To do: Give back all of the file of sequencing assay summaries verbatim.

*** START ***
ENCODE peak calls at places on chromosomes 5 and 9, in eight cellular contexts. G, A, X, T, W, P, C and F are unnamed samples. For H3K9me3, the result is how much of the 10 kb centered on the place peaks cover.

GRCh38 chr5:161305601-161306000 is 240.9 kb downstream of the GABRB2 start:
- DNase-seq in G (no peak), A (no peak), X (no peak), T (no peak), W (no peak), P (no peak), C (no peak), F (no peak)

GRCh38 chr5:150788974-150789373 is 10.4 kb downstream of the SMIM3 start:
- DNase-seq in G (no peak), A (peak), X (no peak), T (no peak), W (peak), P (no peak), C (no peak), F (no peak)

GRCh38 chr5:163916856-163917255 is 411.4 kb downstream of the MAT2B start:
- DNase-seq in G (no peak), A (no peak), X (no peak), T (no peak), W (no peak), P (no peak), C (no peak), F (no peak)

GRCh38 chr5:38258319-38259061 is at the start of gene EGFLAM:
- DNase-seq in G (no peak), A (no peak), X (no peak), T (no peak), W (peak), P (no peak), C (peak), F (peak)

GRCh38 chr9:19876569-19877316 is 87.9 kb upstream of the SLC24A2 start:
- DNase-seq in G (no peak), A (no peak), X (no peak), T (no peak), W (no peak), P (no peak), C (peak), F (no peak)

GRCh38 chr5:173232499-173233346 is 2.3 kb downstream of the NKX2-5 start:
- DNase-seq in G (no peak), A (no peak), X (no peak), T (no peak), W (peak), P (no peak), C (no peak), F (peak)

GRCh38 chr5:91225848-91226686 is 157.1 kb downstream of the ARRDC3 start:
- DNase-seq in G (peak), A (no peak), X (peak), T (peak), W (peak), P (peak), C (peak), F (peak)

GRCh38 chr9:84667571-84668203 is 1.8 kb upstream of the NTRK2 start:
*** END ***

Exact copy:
ENCODE peak calls at places on chromosomes 5 and 9, in eight cellular contexts. G, A, X, T, W, P, C and F are unnamed samples. For H3K9me3, the result is how much of the 10 kb centered on the place peaks cover.

GRCh38 chr5:161305601-161306000 is 240.9 kb downstream of the GABRB2 start:
- DNase-seq in G (no peak), A (no peak), X (no peak), T (no peak), W (no peak), P (no peak), C (no peak), F (no peak)

GRCh38 chr5:150788974-150789373 is 10.4 kb downstream of the SMIM3 start:
- DNase-seq in G (no peak), A (peak), X (no peak), T (no peak), W (peak), P (no peak), C (no peak), F (no peak)

GRCh38 chr5:163916856-163917255 is 411.4 kb downstream of the MAT2B start:
- DNase-seq in G (no peak), A (no peak), X (no peak), T (no peak), W (no peak), P (no peak), C (no peak), F (no peak)

GRCh38 chr5:38258319-38259061 is at the start of gene EGFLAM:
- DNase-seq in G (no peak), A (no peak), X (no peak), T (no peak), W (peak), P (no peak), C (peak), F (peak)

GRCh38 chr9:19876569-19877316 is 87.9 kb upstream of the SLC24A2 start:
- DNase-seq in G (no peak), A (no peak), X (no peak), T (no peak), W (no peak), P (no peak), C (peak), F (no peak)

GRCh38 chr5:173232499-173233346 is 2.3 kb downstream of the NKX2-5 start:
- DNase-seq in G (no peak), A (no peak), X (no peak), T (no peak), W (peak), P (no peak), C (no peak), F (peak)

GRCh38 chr5:91225848-91226686 is 157.1 kb downstream of the ARRDC3 start:
- DNase-seq in G (peak), A (no peak), X (peak), T (peak), W (peak), P (peak), C (peak), F (peak)

GRCh38 chr9:84667571-84668203 is 1.8 kb upstream of the NTRK2 start: